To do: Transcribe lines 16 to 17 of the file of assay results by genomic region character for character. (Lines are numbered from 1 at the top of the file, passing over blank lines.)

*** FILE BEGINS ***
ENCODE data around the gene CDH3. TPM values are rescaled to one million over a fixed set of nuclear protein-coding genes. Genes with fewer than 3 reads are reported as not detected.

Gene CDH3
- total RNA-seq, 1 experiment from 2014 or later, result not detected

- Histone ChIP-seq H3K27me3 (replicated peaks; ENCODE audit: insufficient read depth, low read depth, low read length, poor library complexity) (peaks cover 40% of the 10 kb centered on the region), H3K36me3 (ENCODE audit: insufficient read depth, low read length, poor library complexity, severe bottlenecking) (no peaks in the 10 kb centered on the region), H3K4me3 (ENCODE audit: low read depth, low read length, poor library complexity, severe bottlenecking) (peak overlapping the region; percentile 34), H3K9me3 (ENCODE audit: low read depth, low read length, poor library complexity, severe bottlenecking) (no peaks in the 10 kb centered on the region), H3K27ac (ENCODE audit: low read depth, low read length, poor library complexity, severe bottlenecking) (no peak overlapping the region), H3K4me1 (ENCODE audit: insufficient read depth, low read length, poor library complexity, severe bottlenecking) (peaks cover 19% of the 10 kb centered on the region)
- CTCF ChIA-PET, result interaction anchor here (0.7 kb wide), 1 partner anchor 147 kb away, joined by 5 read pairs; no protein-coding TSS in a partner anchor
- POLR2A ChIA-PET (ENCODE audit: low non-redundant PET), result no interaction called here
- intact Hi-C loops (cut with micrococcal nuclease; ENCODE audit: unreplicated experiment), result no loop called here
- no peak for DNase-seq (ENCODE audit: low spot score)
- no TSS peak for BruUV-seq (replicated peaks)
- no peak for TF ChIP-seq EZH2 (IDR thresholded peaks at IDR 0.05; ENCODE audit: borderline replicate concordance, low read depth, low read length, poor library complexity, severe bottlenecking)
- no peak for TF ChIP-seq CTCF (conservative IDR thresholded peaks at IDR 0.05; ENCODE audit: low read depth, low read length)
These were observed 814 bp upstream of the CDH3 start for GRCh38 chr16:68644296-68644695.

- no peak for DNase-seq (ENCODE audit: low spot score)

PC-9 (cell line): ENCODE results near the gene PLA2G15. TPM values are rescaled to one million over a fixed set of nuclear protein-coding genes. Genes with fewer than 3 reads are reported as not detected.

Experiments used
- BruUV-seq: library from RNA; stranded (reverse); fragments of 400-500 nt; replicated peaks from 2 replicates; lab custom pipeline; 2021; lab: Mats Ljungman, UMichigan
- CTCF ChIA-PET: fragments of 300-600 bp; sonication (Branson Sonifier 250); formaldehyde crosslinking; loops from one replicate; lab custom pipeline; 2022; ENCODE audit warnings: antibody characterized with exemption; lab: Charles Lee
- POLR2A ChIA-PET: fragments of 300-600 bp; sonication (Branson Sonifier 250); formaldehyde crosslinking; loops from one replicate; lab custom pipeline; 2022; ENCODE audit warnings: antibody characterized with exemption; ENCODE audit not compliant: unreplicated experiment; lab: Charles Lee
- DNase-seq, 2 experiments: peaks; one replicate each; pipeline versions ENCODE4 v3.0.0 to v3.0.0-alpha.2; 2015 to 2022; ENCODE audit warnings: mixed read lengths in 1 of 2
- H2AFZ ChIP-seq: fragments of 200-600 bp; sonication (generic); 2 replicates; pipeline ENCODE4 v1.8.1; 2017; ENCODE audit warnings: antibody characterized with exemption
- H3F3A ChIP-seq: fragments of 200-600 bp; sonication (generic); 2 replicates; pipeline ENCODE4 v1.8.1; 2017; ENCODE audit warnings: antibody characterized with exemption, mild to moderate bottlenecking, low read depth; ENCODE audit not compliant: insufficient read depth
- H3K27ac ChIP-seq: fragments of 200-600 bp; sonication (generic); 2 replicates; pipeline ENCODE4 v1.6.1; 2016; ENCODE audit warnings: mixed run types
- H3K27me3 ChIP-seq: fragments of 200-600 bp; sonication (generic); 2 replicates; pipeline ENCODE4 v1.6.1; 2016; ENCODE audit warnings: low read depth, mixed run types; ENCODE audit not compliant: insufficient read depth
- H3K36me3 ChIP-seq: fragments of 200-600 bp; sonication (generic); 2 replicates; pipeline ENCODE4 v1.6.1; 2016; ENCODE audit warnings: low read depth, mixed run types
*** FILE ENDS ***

- BruUV-seq: library from RNA; stranded (reverse); fragments of 400-500 nt; replicated peaks from 2 replicates; lab custom pipeline; 2021; lab: Mats Ljungman, UMichigan
- CTCF ChIA-PET: fragments of 300-600 bp; sonication (Branson Sonifier 250); formaldehyde crosslinking; loops from one replicate; lab custom pipeline; 2022; ENCODE audit warnings: antibody characterized with exemption; lab: Charles Lee